Funding toLa Cit collgialefor the development of a bilingual training centre for call services in the high technology industry.
Funding toLe Collge Boralfor the Centre for Excellence in Forestry of Northern Ontario.
The Ontario Tourism Marketing Partnership (OTMP) develops a tourism marketing strategy specifically for the Francophone community of Ontario and provides tourism information in French to Francophone consumers.
The Ontario Government attends the 8th Francophone Summit in Moncton where the Ontario Pavilion showcases Ontario products and services.
The Ontario Legal Aid, established under theLegal Aid Services Act, must provide services in French.
Renewal of theCanada-Ontario Agreement on the Promotion of Official Languages.
Five year Federal/Provincial Agreement for the financing of French-language school boards.
TheProvincial Offences Acttransfers responsibilities for the administration and prosecution of offences to the municipal level. The Act is accompanied by a memorandum of understanding whereby municipalities in designated areas agree to maintain the provision of services in French.
After 3 years of implementation, Francophones in the City of London officially have the right to receive provincial government services in French as stipulated under theFrench Language Services Act.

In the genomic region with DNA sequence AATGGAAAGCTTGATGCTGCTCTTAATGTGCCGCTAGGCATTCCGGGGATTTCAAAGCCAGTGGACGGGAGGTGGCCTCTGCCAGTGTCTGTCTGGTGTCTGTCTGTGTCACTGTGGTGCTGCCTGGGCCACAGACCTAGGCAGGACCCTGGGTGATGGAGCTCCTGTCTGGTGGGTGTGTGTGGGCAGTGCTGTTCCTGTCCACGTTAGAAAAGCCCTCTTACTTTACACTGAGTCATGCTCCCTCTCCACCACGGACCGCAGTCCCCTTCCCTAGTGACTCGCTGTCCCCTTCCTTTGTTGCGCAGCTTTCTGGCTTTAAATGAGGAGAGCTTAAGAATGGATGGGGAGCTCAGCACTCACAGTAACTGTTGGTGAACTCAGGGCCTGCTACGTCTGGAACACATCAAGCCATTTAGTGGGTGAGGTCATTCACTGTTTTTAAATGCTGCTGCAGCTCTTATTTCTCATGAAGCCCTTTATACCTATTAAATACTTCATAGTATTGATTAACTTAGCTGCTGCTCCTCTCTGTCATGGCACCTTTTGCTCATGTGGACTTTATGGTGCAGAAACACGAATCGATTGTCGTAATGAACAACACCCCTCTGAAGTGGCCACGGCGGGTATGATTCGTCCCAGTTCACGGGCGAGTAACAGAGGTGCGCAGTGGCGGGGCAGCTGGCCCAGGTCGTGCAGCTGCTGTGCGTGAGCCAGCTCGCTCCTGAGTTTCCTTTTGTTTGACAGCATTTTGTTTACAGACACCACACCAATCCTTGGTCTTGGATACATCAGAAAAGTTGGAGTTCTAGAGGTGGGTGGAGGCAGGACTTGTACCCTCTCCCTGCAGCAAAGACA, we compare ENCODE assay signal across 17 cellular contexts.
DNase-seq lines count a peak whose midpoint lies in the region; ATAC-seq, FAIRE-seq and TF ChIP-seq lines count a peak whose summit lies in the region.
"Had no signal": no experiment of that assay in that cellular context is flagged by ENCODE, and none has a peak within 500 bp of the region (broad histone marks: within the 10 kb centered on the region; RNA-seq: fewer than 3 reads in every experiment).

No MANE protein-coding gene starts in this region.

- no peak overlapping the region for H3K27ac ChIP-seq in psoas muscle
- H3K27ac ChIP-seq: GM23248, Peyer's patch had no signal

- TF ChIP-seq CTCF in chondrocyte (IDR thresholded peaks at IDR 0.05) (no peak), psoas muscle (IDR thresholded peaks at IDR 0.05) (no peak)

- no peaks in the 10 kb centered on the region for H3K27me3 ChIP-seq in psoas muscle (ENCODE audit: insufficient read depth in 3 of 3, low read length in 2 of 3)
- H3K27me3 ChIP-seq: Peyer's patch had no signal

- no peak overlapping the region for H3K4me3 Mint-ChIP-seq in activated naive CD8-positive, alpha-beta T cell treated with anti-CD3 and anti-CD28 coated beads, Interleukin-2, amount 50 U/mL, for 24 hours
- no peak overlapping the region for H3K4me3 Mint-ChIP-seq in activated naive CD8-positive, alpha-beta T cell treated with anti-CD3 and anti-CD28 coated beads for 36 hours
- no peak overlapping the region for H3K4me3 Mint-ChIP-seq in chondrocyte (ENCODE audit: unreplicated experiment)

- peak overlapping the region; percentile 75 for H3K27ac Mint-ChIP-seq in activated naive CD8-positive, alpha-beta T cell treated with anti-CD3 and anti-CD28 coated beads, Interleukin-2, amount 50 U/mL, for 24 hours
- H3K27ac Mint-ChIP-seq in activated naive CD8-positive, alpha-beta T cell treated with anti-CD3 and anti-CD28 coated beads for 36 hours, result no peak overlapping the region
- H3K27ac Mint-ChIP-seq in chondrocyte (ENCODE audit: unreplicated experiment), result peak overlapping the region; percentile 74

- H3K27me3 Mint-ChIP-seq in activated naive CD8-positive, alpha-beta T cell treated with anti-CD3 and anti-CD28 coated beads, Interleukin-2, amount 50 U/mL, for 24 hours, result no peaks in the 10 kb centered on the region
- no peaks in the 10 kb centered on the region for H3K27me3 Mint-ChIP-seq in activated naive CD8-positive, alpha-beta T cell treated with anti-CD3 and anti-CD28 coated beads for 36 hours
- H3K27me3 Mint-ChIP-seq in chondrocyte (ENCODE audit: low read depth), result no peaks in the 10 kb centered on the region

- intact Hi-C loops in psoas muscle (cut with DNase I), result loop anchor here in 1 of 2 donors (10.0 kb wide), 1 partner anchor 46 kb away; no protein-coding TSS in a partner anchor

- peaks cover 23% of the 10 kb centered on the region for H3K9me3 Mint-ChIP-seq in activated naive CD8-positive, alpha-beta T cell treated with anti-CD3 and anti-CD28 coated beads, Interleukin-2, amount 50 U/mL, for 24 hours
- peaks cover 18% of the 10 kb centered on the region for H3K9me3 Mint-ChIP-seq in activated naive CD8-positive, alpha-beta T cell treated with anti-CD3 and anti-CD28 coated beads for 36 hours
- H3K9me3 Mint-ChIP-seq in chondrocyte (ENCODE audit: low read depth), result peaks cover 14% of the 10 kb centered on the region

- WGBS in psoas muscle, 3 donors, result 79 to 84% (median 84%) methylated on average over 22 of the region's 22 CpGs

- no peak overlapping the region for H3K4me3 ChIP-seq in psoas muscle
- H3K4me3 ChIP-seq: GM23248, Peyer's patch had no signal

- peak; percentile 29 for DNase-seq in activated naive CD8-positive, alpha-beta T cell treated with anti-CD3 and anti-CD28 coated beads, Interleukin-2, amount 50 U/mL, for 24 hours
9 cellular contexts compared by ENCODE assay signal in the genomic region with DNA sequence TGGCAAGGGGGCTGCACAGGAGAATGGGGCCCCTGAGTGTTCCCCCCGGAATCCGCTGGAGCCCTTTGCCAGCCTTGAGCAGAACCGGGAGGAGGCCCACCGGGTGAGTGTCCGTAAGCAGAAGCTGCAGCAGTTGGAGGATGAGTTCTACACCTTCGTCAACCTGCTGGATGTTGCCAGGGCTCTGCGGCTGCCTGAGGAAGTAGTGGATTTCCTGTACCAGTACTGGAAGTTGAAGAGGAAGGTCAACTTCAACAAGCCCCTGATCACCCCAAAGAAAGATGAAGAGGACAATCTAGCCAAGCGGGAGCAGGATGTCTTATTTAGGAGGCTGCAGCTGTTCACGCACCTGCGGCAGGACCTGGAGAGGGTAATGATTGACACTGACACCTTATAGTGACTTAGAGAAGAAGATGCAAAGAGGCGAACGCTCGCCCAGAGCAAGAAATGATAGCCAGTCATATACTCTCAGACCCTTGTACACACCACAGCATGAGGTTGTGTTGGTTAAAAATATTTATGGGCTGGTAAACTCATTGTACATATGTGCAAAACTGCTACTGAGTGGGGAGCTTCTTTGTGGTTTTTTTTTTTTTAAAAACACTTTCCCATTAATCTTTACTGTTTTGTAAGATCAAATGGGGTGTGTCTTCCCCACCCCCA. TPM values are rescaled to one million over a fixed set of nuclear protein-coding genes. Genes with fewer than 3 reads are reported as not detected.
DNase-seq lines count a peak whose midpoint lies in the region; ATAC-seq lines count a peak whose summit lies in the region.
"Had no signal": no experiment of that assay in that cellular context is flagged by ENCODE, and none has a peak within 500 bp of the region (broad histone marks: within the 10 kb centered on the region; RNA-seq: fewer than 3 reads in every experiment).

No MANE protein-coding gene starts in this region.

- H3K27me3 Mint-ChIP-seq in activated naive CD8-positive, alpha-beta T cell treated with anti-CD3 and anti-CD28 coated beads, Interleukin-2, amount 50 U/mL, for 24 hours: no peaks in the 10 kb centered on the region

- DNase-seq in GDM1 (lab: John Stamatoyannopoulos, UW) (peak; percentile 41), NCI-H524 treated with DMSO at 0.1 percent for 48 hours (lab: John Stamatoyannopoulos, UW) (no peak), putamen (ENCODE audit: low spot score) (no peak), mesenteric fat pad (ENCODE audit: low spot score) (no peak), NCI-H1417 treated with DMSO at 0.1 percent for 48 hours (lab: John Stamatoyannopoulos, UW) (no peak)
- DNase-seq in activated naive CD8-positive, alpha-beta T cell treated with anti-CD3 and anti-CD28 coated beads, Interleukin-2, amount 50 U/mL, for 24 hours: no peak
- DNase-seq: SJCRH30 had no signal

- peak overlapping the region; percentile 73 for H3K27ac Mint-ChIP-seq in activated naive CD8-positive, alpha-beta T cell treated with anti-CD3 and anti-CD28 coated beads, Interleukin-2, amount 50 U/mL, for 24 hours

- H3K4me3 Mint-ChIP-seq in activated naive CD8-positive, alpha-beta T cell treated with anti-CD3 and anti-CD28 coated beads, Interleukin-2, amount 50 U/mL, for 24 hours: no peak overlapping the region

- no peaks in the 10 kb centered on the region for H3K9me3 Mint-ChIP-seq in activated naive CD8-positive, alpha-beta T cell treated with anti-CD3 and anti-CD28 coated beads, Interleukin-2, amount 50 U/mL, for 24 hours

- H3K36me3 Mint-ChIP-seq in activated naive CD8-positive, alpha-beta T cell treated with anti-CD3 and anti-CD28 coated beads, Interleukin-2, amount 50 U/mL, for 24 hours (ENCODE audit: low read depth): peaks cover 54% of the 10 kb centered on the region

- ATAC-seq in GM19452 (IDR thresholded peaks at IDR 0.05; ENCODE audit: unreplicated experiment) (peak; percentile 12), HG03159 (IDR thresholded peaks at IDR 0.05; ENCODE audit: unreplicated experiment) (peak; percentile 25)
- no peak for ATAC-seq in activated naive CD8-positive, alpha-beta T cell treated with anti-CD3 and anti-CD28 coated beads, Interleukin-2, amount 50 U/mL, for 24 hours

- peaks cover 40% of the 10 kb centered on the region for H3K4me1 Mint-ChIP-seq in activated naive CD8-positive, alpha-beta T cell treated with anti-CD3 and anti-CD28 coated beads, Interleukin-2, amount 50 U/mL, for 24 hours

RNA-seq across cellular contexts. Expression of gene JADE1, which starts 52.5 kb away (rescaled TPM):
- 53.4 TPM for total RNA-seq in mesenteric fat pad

Creation of 12 French-language school boards (4 public and 8 separate) with funding equivalent to that of English-language school boards.
SERVICES TO WOMEN VICTIMS OF VIOLENCE
The OFA, together with the Ministry of the Solicitor General and Correctional Services and the Ontario Womens Directorate, implement an action plan to increase services to help Francophone women victims of violence.
Opening of two French-language colleges:Collge BoralandCollge des Grands Lacs, and a permanent campus site forLa Cit collgiale.
Multi-use school facilities are established in Kingston and Brampton.
Designation of a new area under theFrench Language Services Act. The City of London becomes the 23rd designated area to provide provincial government services in French. These services come into effect on July 1,1997.